Memories of the factory in Langendorf by Helmut Rist

Erinnerungen an die Fabrik in Langendorf.

Helmut Rist

(Karsten’s translation…)

I you walked through Langendorf on a business day you would surely see wagons carrying wood to the factory. These wagons were part of Langendorf and symbolic of the role of industry in our village.

The rich forests of the Altvater (Old father) mountains were the important foundation and raw material source for the development of industry in the valley of the Biele river. The papermill of Glogner & Methner in Ziegenhals, the mill in Rothfest and the leather cardboard factory of Filke and Singer in Langendorf all used the spruce trees from the Altvater mountains.

The spruce trees were raised in monocultures and generally harvested by clearcutting followed by the planting of new seedlings. The bark of the timber was peeled off, the trunks were cut into one meter sections and stacked along the timber roads.

Horse drawn wagons were used for the transport. They were solidly built wagons which were generally drawn by a single Clydesdale. The carefully piled load was tied down with chains. On the pole shears the driver would carry a sack filled with hay or fresh fodder. That made a good place to sit. The horse, which did all of the work for hours on end, would be fed at unloading time.

Every day you could see these wagons, sometimes in a whole column, from Niklasdorf through Ziegenhals and Langendorf all the way to Rothfest.

In front of the main entrance to the monastery in Langendorf a broad concrete bridge crossed the Angergraben (the creek which ran through the middle of Langendorf) and the Muehlgraben (a manmade channel to operate a mill) leading to the Viehweg (cattle path). That was the direction for some of the wagons because it took them to the wood storage area of the cardboard factory where long rows of the delivered wood were piled up. Then the horse got a bag of oats hung over its head so it could feed and the wood was unloaded and stacked. On the way back the driver would sit sideways on his wagon and let his legs dangle down. The horse knew its way home and did not need to be driven.

To make cardboard the wood needed to be shredded and boiled. Lime and other additives had to be mixed in. The viscous mass would then run over heated rollers and would be rolled and pressed into cardboard of a variety of thicknesses. The finished sheets of cardboard would be dried in an air heated drying chamber. Finally they would be cut to size and bundled for sale or for inventory. Part of the production would be cut into carton shapes or would be turned into finished cartons for shipment.

The factory owned two beautiful, strong, brown horses which the driver, Rieger, took care of. Right next to the main building of the factory was the stable for the horses and next to it a garage for a horse drawn fire pump. The cardboard destined for rail shipment was taken by driver Rieger with his big wagon to the train station in Ziegenhals. On his way back and downhill he would bring coke to the factory for its multiple energy needs.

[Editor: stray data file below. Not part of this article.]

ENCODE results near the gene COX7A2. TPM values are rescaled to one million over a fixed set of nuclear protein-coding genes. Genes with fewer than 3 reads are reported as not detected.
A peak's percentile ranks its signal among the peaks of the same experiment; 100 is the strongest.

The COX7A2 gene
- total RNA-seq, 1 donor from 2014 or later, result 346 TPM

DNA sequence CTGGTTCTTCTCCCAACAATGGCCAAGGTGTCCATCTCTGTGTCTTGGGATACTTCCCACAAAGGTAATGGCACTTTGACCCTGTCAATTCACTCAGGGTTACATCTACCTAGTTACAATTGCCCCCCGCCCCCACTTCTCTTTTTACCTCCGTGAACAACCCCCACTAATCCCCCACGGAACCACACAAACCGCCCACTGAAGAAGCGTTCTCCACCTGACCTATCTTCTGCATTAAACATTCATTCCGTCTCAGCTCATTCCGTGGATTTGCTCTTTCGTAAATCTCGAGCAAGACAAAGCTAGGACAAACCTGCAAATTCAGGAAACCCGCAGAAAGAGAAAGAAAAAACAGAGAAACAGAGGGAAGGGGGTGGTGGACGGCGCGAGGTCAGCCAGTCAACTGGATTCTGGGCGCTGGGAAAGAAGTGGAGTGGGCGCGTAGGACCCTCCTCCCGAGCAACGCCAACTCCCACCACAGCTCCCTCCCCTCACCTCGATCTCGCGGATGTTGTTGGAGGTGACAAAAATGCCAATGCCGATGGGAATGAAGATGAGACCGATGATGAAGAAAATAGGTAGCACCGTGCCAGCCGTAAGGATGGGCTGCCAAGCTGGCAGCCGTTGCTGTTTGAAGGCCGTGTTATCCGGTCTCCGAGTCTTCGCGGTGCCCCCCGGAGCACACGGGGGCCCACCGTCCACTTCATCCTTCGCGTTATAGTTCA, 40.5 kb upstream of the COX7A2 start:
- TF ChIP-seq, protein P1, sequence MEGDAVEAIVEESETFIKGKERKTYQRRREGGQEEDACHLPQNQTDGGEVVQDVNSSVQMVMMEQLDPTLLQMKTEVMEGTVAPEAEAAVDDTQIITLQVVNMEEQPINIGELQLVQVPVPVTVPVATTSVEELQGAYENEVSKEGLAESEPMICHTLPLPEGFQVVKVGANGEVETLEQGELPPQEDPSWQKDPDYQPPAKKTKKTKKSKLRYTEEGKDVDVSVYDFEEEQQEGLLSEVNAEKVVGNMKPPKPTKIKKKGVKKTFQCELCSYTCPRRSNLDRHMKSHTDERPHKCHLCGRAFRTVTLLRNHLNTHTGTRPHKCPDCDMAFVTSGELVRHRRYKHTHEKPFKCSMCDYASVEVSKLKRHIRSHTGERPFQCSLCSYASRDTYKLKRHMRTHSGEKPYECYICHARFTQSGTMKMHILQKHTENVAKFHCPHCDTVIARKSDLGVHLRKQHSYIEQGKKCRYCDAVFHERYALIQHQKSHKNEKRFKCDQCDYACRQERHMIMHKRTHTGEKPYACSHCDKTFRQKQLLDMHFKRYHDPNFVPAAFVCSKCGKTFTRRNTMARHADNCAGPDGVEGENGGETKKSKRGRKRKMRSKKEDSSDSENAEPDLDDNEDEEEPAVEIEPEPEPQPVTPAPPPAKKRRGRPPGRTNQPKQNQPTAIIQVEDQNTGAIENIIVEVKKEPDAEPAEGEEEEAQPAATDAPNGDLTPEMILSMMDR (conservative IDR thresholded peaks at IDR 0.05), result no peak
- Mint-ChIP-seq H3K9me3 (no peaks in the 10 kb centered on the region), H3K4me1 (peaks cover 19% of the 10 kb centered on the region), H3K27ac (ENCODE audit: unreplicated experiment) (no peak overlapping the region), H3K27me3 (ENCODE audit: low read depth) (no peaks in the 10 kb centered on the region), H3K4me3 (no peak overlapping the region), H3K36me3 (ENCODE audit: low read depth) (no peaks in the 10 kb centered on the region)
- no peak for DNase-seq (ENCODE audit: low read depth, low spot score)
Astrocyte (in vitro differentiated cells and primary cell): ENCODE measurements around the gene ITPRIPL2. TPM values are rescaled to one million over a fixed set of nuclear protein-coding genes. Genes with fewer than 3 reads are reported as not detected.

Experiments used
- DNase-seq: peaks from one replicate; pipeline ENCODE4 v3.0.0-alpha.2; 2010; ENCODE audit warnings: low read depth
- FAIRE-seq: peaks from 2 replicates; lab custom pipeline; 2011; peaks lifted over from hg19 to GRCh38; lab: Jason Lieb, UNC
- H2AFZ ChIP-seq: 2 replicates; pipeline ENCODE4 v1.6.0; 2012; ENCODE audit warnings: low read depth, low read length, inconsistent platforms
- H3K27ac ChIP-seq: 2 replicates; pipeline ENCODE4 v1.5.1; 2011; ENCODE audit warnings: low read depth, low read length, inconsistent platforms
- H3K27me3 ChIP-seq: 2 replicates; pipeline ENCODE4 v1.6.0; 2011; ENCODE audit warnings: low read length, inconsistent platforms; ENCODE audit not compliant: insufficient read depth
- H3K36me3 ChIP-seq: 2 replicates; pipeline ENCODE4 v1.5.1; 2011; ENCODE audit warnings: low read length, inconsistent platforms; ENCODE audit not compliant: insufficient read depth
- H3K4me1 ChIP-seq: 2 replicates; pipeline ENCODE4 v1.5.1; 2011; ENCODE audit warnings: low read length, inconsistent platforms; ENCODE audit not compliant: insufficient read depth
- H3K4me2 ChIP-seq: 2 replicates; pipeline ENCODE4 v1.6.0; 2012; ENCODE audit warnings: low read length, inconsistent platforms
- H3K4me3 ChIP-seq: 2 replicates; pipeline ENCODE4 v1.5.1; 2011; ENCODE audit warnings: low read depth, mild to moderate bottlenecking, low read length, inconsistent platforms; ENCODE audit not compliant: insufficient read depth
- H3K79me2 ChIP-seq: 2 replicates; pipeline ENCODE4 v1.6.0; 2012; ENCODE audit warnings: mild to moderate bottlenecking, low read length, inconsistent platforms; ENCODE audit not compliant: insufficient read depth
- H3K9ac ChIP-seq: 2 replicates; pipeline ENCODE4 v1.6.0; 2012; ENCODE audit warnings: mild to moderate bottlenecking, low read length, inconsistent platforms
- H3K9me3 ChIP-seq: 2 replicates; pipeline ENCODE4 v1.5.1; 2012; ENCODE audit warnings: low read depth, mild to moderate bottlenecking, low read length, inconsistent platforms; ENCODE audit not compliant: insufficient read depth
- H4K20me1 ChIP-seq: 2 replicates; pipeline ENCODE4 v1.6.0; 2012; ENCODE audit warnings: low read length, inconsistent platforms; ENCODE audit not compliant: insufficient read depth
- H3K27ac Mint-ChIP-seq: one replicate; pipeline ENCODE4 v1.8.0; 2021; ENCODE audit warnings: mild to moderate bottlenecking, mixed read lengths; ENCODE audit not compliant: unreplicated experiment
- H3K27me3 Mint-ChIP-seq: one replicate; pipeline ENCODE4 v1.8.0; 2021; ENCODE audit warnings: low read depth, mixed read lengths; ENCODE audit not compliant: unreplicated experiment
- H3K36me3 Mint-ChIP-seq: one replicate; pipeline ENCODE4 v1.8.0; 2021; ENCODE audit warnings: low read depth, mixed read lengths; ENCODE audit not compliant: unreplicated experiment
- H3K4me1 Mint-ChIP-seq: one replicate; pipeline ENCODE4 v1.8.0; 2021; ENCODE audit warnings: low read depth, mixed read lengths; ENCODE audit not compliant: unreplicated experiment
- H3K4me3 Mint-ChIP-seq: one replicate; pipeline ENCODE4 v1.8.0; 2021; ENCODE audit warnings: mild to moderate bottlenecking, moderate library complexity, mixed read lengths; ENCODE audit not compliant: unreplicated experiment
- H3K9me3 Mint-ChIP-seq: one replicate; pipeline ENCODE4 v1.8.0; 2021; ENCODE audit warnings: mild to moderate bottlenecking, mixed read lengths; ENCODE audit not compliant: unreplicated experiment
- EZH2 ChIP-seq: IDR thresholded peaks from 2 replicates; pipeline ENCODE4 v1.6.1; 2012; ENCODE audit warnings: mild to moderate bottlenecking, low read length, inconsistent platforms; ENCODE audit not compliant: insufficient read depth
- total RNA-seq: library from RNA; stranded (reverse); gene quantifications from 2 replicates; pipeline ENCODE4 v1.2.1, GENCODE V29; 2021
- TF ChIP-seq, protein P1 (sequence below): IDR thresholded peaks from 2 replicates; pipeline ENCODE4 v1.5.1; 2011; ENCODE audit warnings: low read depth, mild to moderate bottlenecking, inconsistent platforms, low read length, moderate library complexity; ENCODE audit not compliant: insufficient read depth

Often you could see huge trucks in front of the factory which would take the cardboard all the way to the Ruhr district and the river Rhein. The largest loads were picked up by semi-trailer trucks which had a sleeping berth behind the driver’s cabin for the second driver.

The factory and the fire brigade of Langendorf were in many ways dependent on each other. On the one hand the factory would provide the means to buy, maintain and restore the equipment . On the other hand the factory depended on a quick response in case of fire because of its highly combustible product. The factory was interested in having well trained and reliable firemen. Naturally driver Rieger would drive the fire pump in case of fire. It is no surprise that the director of the factory, Mr. Joseph Filke, was also the captain of the fire brigade. For parades and celebrations he would wear a leather, World War I, artillery helmet, decorated with a golden ball, as well as a saber. The firemen had a dark blue uniform with silver buttons and the commonly used leather helmets. Facing the factory on the main street stood a pub owned by Mr. Blaschke. The pub was also the meeting hall of the firemen.

In the late thirties the factory burned down. I remember that we could see the flames licking high into the dark night from our house. There was also a thundering noise. The firemen fought a losing battle against the searing flames in spite of the help they received from neighboring villages. The house with the office and the apartment for the foreman was saved. Everything else was ravaged by the flames.

The clean-up of the site and the reconstruction of the factory proceeded quickly. There was enough labor available. A new, large, well lighted hall was constructed where all of the manufacturing equipment was under one, large roof. Everything was arranged purposefully and practically. Soon the semi-trucks returned from the Rhineland. Loading was now accomplished with pivoting slides which connected the storage area directly with the trailer floor.

During World War II the carton factory continued to operate. After the war, when the polish government took over, the factory continued to operate for a while. When wood was no longer available from the other side of the border, the factory was shut down and the buildings are now slowly deteriorating.

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